In-depth reviews

BMW 530e Touring hybrid review

A tempting blend of performance, practicality, efficiency and style means the current 530e Touring still has lots to offer

BMW 530e Touring
Overall rating

4.0 out of 5

Pros

  • Cheap to run
  • Drives brilliantly
  • Looks great inside and out

Cons

  • Soon to be replaced
  • Pricey for private buyers
  • Battery eats into boot space
Car typeElectric rangeFuel economyCO2 emissions
Plug-in hybrid32 miles157mpg42g/km

This generation of BMW 5 Series has been around since 2016, and an all-new incarnation (including a fully electric i5 version) isn’t far off. But such is its prowess in almost every single area, it’s not surprising to find the car still holds appeal for buyers in 2022 – particularly in practical and efficient plug-in hybrid estate guise.

Granted, the 530e is a little less practical than a purely petrol or diesel-powered 5 Series Touring, offering a 430-litre rather than 560-litre boot for your luggage. But you can still boost that to 1,560 litres by lowering the back seats and BMW has managed to avoid the awkward boot-floor step found in one of the 5 Series’ main rivals – the Mercedes E-Class Estate.

Furthermore, the 12kWh battery that has reduced that boot space means over 30 miles of driving on pure-electric power is possible. That electric range helps the 530e Touring achieve an impressively low 42g/km CO2 emissions figure in official testing, which in turns translates to a very low Benefit-in-Kind (BiK) tax rating for company-car drivers, who make up a large proportion of this car’s customer base.

And while it stacks up financially, the 530e Touring – just like its four-door saloon counterpart – doesn’t compromise the superb driving experience every 5 Series is known for. The steering is a great weight and matches the chassis’s front-end response perfectly, while the car also absorbs bumps well, making it  a comfortable cruiser with well judged balance between ride and handling.

Combined with an electric motor, the 2.0-litre, four-cylinder, turbocharged petrol engine develops 288bhp and 420Nm of torque, with a temporary additional 40bhp available from the ‘XtraBoost’ function, for a 6.1-second 0-62mph time. But even the electric motor on its own is capable of propelling the big estate in swift and smooth fashion, particularly at lower speeds around town. And unlike some plug-in hybrids, it can easily hit that claimed 30-plus mile range in everyday driving, thanks in part to very effective regenerative braking.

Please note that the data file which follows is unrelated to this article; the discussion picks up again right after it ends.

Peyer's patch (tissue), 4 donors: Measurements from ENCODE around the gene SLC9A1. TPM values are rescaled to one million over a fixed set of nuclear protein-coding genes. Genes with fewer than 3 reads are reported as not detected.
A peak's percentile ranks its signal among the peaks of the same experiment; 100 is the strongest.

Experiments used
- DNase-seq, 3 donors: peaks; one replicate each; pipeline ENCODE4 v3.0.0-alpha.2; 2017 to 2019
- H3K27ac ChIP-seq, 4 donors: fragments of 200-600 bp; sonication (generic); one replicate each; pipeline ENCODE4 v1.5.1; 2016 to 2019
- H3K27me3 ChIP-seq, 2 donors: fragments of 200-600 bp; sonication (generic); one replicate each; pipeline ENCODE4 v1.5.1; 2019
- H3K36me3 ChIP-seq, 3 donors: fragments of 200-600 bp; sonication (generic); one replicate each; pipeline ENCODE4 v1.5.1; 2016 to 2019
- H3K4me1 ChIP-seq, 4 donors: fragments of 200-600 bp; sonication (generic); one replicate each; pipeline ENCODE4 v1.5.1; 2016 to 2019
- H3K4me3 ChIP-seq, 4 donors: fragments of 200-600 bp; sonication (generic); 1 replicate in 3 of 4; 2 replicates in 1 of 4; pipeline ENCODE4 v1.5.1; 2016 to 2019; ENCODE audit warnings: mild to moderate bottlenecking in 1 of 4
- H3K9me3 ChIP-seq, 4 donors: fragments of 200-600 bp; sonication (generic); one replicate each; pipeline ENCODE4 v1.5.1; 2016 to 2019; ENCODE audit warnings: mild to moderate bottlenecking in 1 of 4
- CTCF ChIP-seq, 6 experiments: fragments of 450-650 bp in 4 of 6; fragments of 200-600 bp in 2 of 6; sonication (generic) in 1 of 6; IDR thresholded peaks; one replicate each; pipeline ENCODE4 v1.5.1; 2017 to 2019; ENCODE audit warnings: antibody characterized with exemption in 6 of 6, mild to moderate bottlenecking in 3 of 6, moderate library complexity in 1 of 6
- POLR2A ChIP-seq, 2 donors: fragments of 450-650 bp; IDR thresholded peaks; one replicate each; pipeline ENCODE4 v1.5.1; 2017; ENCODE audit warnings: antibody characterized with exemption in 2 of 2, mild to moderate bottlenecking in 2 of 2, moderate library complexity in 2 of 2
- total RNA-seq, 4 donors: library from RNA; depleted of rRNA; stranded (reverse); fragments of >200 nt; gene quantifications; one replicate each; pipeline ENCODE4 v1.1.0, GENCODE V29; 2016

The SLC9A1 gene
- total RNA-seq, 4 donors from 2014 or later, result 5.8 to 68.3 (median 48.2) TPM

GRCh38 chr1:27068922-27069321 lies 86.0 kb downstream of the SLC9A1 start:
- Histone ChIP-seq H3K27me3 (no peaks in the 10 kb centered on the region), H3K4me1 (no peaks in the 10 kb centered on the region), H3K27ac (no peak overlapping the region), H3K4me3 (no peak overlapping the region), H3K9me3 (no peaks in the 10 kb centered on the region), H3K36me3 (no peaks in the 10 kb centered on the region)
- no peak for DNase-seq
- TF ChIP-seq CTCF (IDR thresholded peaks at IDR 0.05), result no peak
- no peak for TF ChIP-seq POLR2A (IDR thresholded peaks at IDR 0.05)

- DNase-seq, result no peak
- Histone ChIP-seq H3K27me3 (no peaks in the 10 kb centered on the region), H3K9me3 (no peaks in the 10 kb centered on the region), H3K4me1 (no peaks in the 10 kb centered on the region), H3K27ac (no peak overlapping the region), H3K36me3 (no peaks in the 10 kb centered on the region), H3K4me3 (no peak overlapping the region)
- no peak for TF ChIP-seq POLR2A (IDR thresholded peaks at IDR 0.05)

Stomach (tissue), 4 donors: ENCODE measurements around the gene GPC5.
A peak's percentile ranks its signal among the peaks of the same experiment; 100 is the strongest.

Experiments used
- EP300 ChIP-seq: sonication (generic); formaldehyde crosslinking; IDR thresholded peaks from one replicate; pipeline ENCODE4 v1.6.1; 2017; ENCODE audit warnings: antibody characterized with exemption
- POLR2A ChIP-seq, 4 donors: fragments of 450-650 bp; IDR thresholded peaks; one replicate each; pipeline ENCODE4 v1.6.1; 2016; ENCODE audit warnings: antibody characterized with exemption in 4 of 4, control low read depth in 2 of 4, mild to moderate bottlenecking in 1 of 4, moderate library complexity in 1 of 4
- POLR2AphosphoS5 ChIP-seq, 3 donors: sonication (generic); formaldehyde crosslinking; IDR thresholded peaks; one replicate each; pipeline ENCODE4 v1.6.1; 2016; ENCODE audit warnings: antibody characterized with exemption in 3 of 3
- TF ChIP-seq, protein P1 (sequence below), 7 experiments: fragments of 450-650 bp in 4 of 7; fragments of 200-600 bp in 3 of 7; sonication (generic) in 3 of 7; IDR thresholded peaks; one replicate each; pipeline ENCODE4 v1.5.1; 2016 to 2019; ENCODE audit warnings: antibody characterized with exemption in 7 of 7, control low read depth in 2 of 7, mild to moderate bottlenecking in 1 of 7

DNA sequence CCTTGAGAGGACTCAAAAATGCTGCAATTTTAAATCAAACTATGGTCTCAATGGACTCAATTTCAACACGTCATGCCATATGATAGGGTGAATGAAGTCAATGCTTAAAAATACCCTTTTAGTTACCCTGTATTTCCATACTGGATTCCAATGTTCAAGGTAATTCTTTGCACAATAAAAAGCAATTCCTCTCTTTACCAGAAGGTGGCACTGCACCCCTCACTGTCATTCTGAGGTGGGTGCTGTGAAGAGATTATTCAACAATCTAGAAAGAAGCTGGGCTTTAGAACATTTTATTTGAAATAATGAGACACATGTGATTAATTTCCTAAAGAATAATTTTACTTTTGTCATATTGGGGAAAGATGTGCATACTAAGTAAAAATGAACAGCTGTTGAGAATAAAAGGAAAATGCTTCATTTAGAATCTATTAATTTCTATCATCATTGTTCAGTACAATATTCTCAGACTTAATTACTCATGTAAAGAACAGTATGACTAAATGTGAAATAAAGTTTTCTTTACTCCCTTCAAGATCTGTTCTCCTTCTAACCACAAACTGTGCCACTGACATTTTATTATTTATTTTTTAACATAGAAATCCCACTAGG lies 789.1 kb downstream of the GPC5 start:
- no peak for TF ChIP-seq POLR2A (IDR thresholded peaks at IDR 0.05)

Refinement isn’t lost when the petrol engine kicks in, either, helped by an eight-speed automatic gearbox. Things do get a little clunky when running low on battery power, however, so like all plug-in hybrids, the 530e suits those who tend to do mostly shorter journeys rather than regular long-distance motorway runs.

In addition to strong refinement, great cabin quality and easy-to-use technology make the 530e Touring’s interior a great place to spend time, however long your journeys are. Although it’s not a cutting-edge design anymore, having debuted in 2016, the benefit of that is that there are still knobs and buttons for the climate control, rather than a touchscreen interface, and the intuitive iDrive click wheel still operates the 12.3-inch infotainment setup.

SE is the entry point to the range, but the majority of customers opt for the sportier styling and stronger resale values of the M Sport versions. Standard kit here includes LED lights, parking sensors, cruise control, 18-inch alloys, M Sport brakes and gloss-black trim, with rear-drive version costing just over £57,000 and the four-wheel-drive xDrive variant around £2,000 more. More importantly for business users, the 530e Touring attracts less than half the annual Benefit-in-Kind tax bill of an equivalent 520d diesel model.

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